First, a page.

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Press Releases :: December 2, 2004

Science Committee Democrats Question EPA Administrator about Chemical Industry Role in Pesticide Exposure Study

On Tuesday, three senior Members of the Science Committee sent letters to the Administrator of EPA expressing their concerns regarding a cooperative research agreement between EPA and the American Chemistry Council (ACC) - an entity funded by the chemical industry - that would study the effects on children of exposures to dangerous chemicals.  Representative Bart Gordon (D-TN; ranking Member on the Committee), Eddie Bernice Johnson (D-TX; ranking Member on the Research Subcommittee) and Representative Mark Udall (D-CO; ranking Member on the Environment, Technology and Standards Subcommittee) were all signatories.

The first letter poses ten questions to EPA regarding the study design and review process of the proposed project.  The study design, which would observe the exposure of young children to possibly dangerous pesticides and chemicals, has been criticized on ethical grounds by both EPA’s own scientists and external reviewers.  As reported in a Washington Post story on November 10, the study has been postponed pending yet another review board’s examination of the design.  The letter seeks assurances that this review board will meet subject to the sunshine provisions of the Federal Advisory Committee Act, assuring transparency in the review process.

The second letter addresses issues regarding the involvement of the chemical industry as a sponsor of this EPA project.  The American Chemistry Council, a research entity supported by the chemical industry, has contributed $2.5 million of the projected $9 million EPA devoted to developing a better understanding of the mechanisms by which dangerous chemicals enter the bodies of children.  This information will be used to add greater realism to the risk assessment models EPA uses in drawing up regulations.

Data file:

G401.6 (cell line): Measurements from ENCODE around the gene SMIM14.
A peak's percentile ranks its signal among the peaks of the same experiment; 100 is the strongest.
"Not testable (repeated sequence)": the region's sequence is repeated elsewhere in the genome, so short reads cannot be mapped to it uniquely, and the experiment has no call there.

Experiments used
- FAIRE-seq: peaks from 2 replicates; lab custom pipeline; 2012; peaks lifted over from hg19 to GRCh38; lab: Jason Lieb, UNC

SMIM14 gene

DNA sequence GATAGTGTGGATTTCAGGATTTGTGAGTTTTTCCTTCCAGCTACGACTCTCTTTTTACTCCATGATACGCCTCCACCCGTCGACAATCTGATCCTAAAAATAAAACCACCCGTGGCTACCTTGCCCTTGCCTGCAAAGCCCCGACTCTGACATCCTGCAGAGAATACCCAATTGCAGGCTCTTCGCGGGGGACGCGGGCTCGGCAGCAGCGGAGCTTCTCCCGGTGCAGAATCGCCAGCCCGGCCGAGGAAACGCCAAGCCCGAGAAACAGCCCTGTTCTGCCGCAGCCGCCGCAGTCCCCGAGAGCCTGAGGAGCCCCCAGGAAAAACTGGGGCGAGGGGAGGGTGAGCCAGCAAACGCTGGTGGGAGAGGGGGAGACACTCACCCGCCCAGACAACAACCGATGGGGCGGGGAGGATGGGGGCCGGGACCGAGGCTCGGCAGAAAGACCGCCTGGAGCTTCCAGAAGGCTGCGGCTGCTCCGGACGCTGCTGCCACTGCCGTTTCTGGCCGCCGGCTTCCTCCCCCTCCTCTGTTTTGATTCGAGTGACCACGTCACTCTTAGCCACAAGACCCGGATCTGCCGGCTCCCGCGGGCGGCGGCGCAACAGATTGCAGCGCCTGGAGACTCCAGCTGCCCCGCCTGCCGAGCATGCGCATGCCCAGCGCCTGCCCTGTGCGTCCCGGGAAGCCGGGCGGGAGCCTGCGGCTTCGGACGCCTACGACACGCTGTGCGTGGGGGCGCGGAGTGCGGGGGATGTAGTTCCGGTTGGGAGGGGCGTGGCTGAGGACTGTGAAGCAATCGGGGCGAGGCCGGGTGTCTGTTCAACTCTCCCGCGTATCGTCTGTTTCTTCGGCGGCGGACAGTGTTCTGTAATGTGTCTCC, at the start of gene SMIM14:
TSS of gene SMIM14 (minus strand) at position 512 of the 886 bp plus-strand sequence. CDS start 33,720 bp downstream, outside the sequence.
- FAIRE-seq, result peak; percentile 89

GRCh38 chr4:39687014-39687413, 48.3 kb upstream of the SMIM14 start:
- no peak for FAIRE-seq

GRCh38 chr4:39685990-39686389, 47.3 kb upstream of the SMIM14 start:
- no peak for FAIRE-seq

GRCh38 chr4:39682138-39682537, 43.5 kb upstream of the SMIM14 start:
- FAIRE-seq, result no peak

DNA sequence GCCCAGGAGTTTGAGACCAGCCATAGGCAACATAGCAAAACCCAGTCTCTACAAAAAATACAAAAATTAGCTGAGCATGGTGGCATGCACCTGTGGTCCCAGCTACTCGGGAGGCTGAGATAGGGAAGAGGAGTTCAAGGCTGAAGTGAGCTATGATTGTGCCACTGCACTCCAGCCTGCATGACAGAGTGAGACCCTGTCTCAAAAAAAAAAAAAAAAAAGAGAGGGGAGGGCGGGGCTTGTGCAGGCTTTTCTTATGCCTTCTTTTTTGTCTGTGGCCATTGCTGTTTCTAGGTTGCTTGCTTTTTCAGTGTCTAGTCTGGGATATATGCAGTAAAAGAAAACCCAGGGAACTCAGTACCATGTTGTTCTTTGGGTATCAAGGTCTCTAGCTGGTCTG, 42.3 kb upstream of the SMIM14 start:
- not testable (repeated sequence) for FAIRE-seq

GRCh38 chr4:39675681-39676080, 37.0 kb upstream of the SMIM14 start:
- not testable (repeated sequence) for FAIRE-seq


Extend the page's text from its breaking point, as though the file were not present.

This second letter seeks further information regarding the role the ACC will play in the research design, its execution and in the access to data and results.  While an EPA representative was publicly quoted as saying that this was a "no strings attached" gift, the text of the cooperative research agreement specifies an ACC employee will serve as a Principal Investigator in the research.  Traditionally, a person in such a role would have full participation in all aspects of the research and analysis of data collected.  This creates a conflict of interest, as the industry that would be subject to regulations that might result from this research would have immediate influence over the direction the research takes, how it is conducted and what results would be published.  Reps. Gordon, Johnson and Udall particularly sought assurance that personal medical information would be protected from uncontrolled release to industry sources.

Member Comments:

Bart Gordon : "While there are times when government-industry cooperation is to be encouraged, I think the public has a right to get answers when that cooperation involves a regulator, a regulated industry and a research project that may change the way that industry is regulated.  I really question whether it is in the public interest to let industry look over EPA’s shoulder while EPA is collecting data on children’s health risks and developing new models for protecting children."

Eddie Bernice Johnson : "I am concerned that the children in this proposed study may be harmed while government and industry researchers sit back and do nothing.  The centerpiece of this research design - observing children’s exposures to pesticides and dangerous household chemicals - must be rigorously reviewed in a way that is transparent to the public before this is allowed to go forward."

Mark Udall : "An agency responsible for protecting public health should answer only to the public.  But the public knows that the one paying the piper calls the tune.  So, it’s a serious mistake for an agency to take money from a regulated industry to pay for developing regulatory tools.  It leads to suspicion that the agency will put special interests ahead of the public interest."


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